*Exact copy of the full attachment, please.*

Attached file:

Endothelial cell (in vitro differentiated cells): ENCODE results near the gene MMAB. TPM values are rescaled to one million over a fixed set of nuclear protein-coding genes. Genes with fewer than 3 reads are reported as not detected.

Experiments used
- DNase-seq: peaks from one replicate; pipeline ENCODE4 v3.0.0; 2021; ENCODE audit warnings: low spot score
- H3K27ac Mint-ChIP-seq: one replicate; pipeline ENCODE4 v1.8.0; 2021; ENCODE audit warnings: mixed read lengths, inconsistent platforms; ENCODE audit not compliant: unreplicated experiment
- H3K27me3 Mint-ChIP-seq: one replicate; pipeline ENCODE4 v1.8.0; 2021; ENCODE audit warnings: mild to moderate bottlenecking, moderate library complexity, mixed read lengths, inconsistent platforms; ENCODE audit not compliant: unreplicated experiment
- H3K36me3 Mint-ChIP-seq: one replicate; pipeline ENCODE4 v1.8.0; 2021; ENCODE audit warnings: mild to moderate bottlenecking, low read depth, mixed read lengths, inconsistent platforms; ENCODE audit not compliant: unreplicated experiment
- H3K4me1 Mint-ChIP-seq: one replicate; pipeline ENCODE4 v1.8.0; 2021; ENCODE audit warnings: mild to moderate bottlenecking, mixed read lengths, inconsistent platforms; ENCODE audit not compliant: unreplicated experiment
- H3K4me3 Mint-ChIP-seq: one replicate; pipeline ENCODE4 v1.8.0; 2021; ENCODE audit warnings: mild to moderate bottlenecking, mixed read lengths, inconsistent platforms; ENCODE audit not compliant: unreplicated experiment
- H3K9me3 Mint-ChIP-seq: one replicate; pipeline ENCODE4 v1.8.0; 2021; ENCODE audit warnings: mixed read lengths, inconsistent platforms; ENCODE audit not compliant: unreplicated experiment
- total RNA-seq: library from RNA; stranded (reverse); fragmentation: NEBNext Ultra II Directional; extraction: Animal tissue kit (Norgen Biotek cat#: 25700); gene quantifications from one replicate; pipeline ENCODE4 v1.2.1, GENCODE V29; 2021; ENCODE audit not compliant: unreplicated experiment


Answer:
Endothelial cell (in vitro differentiated cells): ENCODE results near the gene MMAB. TPM values are rescaled to one million over a fixed set of nuclear protein-coding genes. Genes with fewer than 3 reads are reported as not detected.

Experiments used
- DNase-seq: peaks from one replicate; pipeline ENCODE4 v3.0.0; 2021; ENCODE audit warnings: low spot score
- H3K27ac Mint-ChIP-seq: one replicate; pipeline ENCODE4 v1.8.0; 2021; ENCODE audit warnings: mixed read lengths, inconsistent platforms; ENCODE audit not compliant: unreplicated experiment
- H3K27me3 Mint-ChIP-seq: one replicate; pipeline ENCODE4 v1.8.0; 2021; ENCODE audit warnings: mild to moderate bottlenecking, moderate library complexity, mixed read lengths, inconsistent platforms; ENCODE audit not compliant: unreplicated experiment
- H3K36me3 Mint-ChIP-seq: one replicate; pipeline ENCODE4 v1.8.0; 2021; ENCODE audit warnings: mild to moderate bottlenecking, low read depth, mixed read lengths, inconsistent platforms; ENCODE audit not compliant: unreplicated experiment
- H3K4me1 Mint-ChIP-seq: one replicate; pipeline ENCODE4 v1.8.0; 2021; ENCODE audit warnings: mild to moderate bottlenecking, mixed read lengths, inconsistent platforms; ENCODE audit not compliant: unreplicated experiment
- H3K4me3 Mint-ChIP-seq: one replicate; pipeline ENCODE4 v1.8.0; 2021; ENCODE audit warnings: mild to moderate bottlenecking, mixed read lengths, inconsistent platforms; ENCODE audit not compliant: unreplicated experiment
- H3K9me3 Mint-ChIP-seq: one replicate; pipeline ENCODE4 v1.8.0; 2021; ENCODE audit warnings: mixed read lengths, inconsistent platforms; ENCODE audit not compliant: unreplicated experiment
- total RNA-seq: library from RNA; stranded (reverse); fragmentation: NEBNext Ultra II Directional; extraction: Animal tissue kit (Norgen Biotek cat#: 25700); gene quantifications from one replicate; pipeline ENCODE4 v1.2.1, GENCODE V29; 2021; ENCODE audit not compliant: unreplicated experiment